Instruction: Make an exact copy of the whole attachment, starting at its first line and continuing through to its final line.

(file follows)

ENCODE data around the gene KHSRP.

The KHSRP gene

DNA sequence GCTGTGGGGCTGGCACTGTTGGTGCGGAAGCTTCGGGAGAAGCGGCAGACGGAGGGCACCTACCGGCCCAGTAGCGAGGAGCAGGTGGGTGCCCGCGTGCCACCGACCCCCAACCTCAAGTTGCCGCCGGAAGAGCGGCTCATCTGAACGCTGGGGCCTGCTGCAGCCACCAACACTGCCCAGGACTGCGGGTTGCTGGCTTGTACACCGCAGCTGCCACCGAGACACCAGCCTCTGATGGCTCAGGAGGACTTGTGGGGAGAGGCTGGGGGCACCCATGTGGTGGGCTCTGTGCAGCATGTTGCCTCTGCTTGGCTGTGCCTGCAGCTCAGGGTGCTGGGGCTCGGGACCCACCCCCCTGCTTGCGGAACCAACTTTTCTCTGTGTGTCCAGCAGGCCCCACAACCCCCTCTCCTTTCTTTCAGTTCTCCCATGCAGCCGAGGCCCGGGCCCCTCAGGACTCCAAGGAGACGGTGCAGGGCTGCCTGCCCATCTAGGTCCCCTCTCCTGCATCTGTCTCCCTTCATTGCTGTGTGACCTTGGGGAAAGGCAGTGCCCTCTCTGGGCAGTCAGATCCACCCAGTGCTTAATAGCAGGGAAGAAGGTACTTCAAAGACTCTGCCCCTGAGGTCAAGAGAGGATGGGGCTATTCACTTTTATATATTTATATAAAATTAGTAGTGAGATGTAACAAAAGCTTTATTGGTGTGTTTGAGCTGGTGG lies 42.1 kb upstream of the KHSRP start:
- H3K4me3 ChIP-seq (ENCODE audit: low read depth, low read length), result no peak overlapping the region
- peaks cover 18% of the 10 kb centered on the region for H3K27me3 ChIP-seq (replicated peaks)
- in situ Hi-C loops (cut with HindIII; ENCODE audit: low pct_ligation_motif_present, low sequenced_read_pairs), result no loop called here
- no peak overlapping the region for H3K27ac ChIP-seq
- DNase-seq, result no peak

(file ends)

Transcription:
ENCODE data around the gene KHSRP.

The KHSRP gene

DNA sequence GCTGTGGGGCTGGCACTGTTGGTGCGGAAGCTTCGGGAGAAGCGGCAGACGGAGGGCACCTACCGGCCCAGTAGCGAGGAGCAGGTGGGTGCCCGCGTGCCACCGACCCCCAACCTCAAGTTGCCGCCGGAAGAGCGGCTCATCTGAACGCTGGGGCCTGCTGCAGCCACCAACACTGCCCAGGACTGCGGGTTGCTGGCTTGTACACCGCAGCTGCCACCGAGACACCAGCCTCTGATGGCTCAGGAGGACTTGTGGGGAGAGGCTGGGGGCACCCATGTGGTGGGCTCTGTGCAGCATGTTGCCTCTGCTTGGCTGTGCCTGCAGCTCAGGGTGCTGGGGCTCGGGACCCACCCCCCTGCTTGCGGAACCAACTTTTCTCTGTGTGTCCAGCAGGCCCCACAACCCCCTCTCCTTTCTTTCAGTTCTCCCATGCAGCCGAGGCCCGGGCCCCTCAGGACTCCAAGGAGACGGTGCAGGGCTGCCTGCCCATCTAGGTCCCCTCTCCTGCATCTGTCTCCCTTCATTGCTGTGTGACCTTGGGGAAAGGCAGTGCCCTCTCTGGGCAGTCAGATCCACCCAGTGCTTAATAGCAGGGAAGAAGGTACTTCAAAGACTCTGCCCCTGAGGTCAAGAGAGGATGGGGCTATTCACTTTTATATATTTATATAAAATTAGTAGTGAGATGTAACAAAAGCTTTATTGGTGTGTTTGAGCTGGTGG lies 42.1 kb upstream of the KHSRP start:
- H3K4me3 ChIP-seq (ENCODE audit: low read depth, low read length), result no peak overlapping the region
- peaks cover 18% of the 10 kb centered on the region for H3K27me3 ChIP-seq (replicated peaks)
- in situ Hi-C loops (cut with HindIII; ENCODE audit: low pct_ligation_motif_present, low sequenced_read_pairs), result no loop called here
- no peak overlapping the region for H3K27ac ChIP-seq
- DNase-seq, result no peak